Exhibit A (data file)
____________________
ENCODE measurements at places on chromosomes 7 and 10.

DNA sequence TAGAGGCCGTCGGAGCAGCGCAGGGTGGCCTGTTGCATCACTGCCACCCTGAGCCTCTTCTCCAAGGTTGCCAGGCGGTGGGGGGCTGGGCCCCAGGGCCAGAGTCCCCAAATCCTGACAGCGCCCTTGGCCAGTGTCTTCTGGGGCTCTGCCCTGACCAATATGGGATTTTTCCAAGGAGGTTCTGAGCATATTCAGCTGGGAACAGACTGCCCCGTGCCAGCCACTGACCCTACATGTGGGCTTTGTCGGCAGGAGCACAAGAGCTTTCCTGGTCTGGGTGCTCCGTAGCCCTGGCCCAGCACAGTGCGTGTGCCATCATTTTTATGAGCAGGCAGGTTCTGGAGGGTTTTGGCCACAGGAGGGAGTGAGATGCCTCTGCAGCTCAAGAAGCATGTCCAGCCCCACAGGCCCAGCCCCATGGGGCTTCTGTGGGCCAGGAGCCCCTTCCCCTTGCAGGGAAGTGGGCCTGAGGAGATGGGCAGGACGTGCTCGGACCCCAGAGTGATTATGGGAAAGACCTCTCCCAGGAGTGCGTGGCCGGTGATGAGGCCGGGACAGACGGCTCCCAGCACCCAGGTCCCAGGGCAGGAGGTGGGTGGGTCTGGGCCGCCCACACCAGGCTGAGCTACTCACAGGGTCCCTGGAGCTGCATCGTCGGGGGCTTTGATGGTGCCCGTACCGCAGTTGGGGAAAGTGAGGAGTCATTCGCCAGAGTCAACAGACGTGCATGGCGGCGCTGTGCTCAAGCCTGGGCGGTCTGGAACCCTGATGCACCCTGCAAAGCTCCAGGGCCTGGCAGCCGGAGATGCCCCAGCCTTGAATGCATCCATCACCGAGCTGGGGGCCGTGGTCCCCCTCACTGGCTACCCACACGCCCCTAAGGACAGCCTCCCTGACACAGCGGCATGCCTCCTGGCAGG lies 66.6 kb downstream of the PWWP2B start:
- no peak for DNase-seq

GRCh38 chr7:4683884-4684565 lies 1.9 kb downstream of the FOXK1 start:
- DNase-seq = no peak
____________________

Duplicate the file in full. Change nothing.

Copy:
ENCODE measurements at places on chromosomes 7 and 10.

DNA sequence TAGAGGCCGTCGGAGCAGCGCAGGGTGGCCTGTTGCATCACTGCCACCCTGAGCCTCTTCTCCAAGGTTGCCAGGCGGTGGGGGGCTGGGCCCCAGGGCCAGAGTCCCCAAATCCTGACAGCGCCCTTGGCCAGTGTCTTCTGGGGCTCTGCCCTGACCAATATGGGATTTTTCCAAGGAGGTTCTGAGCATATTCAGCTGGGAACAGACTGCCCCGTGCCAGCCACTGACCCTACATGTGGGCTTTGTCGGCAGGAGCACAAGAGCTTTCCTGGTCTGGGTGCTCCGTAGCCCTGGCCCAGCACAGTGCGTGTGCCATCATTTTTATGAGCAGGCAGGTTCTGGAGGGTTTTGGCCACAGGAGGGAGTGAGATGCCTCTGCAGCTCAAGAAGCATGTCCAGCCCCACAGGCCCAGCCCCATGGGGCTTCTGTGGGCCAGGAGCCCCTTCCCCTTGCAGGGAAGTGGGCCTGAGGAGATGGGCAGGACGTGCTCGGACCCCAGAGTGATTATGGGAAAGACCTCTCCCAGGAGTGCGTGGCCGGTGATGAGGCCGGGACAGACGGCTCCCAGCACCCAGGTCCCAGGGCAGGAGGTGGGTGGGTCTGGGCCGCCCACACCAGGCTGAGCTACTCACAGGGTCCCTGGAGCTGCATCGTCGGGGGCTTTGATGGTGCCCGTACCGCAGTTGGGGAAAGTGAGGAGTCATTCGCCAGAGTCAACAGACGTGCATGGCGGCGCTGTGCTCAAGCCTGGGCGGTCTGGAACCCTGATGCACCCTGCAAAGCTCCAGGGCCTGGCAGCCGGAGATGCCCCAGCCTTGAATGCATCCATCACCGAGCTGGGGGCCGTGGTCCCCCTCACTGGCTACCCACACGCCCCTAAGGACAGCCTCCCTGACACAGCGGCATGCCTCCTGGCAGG lies 66.6 kb downstream of the PWWP2B start:
- no peak for DNase-seq

GRCh38 chr7:4683884-4684565 lies 1.9 kb downstream of the FOXK1 start:
- DNase-seq = no peak